The 30 Day CFPB Countdown Begins: Are You Ready?

Written by Joel Gerber. Posted in CFPB

30 Day CFPBCountdown Begins

So you have been hearing about the upcoming CFPB changes for a while now and starting October 3rd they will become a reality. So what does this really mean for you as a Realtor? For those of you who currently work with great closing attorneys and lenders there should not be a significant impact. Those closing attorneys and lenders should be ready for the new changes – we are! Remember, the new rules apply to loan applications taken on or after October 3rd (for most residential loan closings). Below are a few items to note in connection with the changes taking place.
  • As always, explain to your buyers early on that when asked for information from you, their lender or the closing attorney that they respond as timely as possible as to not delay the closing process.
  • Be proactive and send the closing attorney information you know they will need for the closing (i.e., your real estate license number, HOA contact information, that your client will not be at closing and will be a mail away, home warranty, commission splits, repair invoices, etc.). The days of sending this information the day of closing or even just a few days before closing cannot happen under the new regulations.
  • Open lines of communication between the Realtors will be critical. Make sure that you are responsive to requests from the other Realtor in your transaction. Whether you are the selling or listing agent, open lines of communication will be vital in ensuring a smooth and on time closing.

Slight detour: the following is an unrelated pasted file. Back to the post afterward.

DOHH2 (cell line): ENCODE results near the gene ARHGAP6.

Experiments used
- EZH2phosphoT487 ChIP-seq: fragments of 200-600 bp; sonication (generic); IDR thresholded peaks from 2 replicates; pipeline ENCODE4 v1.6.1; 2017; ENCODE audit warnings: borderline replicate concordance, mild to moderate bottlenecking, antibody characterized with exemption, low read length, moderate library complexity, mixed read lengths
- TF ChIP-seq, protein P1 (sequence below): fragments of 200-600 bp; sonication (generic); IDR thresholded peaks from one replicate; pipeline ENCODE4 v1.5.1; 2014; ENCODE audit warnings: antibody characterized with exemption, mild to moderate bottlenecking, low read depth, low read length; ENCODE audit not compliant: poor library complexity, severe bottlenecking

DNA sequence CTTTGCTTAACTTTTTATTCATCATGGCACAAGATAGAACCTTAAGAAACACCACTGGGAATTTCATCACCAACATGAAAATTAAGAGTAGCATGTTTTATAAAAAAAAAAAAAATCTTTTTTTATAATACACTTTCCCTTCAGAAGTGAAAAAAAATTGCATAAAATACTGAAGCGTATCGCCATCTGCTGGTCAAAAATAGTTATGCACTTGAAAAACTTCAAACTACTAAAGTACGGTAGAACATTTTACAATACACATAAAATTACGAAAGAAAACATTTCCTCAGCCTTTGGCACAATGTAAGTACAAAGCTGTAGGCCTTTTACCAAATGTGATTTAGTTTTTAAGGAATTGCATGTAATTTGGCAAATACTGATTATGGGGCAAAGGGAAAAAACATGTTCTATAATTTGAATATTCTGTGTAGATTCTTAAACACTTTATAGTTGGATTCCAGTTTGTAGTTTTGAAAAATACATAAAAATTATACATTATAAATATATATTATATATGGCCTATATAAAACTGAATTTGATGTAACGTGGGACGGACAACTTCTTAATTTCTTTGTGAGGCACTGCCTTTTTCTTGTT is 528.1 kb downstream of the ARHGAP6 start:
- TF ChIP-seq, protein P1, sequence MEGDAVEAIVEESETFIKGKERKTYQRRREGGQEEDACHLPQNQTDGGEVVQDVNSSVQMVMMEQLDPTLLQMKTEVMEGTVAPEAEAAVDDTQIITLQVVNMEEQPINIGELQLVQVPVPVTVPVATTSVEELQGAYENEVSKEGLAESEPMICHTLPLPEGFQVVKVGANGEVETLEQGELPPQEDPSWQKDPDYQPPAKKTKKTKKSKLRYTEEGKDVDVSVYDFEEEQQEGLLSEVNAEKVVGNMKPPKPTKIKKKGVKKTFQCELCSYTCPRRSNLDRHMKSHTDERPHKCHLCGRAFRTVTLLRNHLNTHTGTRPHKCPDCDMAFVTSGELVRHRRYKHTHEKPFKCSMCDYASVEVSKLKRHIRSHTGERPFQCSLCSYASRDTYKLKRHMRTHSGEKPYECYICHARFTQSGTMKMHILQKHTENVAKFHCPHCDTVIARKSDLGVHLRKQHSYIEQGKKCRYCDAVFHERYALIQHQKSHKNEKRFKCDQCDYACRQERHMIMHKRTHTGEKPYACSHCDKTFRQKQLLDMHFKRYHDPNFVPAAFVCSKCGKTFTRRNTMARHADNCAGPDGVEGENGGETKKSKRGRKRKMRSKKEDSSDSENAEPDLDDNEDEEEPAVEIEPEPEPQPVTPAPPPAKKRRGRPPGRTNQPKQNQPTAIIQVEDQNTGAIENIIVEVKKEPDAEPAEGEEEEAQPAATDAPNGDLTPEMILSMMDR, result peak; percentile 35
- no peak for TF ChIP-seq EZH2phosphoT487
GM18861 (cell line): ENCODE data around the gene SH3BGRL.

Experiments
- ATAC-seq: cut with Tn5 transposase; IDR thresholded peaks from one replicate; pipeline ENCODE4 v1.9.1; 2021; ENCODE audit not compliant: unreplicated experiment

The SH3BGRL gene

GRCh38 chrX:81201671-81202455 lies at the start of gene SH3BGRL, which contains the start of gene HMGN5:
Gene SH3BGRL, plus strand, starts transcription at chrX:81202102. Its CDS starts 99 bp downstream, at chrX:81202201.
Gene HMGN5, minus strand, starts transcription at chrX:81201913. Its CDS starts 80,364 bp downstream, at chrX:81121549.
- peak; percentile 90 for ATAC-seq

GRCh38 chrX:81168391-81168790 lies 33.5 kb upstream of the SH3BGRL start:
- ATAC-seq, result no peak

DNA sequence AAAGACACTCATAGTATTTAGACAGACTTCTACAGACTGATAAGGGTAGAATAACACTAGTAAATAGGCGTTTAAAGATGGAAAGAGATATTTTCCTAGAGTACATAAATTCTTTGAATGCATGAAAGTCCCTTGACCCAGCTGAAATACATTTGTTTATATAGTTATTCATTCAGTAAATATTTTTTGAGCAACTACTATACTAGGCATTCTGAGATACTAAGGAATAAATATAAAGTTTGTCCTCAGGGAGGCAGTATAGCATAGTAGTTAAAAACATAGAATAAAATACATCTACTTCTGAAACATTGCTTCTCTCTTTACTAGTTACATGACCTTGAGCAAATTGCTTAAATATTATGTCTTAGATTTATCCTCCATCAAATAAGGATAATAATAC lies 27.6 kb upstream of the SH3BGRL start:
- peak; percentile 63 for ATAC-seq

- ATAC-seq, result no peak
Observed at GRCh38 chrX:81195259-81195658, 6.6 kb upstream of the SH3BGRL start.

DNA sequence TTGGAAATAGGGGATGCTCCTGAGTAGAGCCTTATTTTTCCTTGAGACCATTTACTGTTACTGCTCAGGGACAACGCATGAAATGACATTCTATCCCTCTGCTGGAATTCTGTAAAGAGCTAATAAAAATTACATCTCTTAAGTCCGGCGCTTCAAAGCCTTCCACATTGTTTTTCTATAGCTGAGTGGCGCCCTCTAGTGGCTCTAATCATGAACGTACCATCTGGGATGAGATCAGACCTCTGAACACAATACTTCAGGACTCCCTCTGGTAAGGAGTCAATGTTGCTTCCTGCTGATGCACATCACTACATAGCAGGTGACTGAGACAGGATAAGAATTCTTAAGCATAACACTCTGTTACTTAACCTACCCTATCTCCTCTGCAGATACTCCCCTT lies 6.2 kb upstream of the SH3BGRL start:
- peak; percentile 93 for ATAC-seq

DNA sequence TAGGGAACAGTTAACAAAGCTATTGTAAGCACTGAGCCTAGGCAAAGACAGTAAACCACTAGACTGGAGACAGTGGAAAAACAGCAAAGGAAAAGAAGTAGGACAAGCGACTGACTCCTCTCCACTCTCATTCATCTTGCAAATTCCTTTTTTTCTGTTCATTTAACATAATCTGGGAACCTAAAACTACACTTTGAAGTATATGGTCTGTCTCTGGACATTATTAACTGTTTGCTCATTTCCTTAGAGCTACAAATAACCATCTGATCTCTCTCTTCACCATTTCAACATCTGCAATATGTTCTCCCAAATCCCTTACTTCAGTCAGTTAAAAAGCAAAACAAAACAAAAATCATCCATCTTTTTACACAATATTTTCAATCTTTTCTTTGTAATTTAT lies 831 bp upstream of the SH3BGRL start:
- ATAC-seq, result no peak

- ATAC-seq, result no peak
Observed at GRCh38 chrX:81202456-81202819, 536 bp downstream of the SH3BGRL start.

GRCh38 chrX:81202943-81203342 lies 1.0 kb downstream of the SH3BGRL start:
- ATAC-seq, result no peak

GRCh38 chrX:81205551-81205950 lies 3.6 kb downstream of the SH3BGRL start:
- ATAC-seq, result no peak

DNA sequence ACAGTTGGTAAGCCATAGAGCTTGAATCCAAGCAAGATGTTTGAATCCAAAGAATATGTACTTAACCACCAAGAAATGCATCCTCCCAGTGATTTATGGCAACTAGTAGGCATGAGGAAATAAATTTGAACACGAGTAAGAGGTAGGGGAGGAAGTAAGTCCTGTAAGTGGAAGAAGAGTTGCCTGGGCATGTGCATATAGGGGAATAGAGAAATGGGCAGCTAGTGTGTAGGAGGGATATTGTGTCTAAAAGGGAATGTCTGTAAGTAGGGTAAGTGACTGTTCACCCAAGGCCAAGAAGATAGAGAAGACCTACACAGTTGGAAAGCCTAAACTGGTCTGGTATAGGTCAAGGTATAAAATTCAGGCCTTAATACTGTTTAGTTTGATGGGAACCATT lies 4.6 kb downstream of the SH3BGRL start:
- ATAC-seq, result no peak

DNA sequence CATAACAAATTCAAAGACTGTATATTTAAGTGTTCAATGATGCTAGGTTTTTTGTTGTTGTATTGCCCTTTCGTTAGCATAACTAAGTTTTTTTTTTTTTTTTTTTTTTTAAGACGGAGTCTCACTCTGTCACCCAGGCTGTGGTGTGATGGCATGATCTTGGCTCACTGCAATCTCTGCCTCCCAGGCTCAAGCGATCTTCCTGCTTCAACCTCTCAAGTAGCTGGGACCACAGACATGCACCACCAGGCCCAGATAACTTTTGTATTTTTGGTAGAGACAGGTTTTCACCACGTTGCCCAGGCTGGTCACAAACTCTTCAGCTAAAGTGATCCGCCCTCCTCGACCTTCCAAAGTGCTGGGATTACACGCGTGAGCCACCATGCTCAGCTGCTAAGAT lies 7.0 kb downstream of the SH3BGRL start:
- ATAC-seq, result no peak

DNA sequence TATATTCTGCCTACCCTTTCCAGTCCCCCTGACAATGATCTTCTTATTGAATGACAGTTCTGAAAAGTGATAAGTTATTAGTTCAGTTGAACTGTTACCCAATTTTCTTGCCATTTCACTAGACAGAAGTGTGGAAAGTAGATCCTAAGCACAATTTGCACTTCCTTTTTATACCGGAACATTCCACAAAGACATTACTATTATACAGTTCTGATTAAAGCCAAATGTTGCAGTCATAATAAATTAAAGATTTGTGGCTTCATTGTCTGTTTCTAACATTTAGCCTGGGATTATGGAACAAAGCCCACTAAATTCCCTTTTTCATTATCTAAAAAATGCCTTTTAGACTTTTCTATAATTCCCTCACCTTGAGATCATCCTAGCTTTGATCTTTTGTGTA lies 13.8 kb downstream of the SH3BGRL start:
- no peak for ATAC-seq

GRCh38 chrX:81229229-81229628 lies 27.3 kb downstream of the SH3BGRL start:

• Lenders are going to use the 3 or 7 business day rule when sending the borrowers the Closing Disclosure (CD). Each lender will decide which rule they will use. Those using the 3 business day rule will send the CD by email or hand delivery and those using the 7 business day rule will use the mail (and possibly email as well). This means that the CD will be mailed to the borrower at least 3 or 7 business days before the scheduled closing date. If that time frame is not met (meaning the lender is not able to send it out in time) the closing date will slide.
  • Many lenders are recommending that you include a 45-60 days closing date in your contracts. If you know the lender that will be working with your client prior to drafting the offer I would strongly suggest contacting them to inquire about the closing date.
  • You might want to require the seller to have any “repairs” completed 10 days prior to the scheduled closing date and perform a pre-pre closing walk though inspection. This hopefully will eliminate the issue of repairs not being completed when you go to conduct the final walk through. The CD will be going out to the buyer well in advance of the closing date and repairs not completed may cause a delay in the closing.
  • Due to the CD containing non-public information, most lenders will not be providing the Realtor a copy of the CD. Your client will have to provide you a copy of the CD if they so choose. The plan is to provide all parties a copy of something called a Settlement Sheet which will be similar to the HUD-1 Settlement Statement you are accustomed to seeing at the closing table.
While the upcoming changes are different, they are real and will impact closings as we know it going forward. Embrace the changes and enjoy the fact that the days of waiting around the closing table for a loan package should be in the past. The changes should make the closing itself more enjoyable and less stressful for you and your clients.

As always, if you need help with anything at all, please do not hesitate to contact me anytime at (912) 484-1996 (even nights and weekends) or email me at jgerber@brannenlaw.com.

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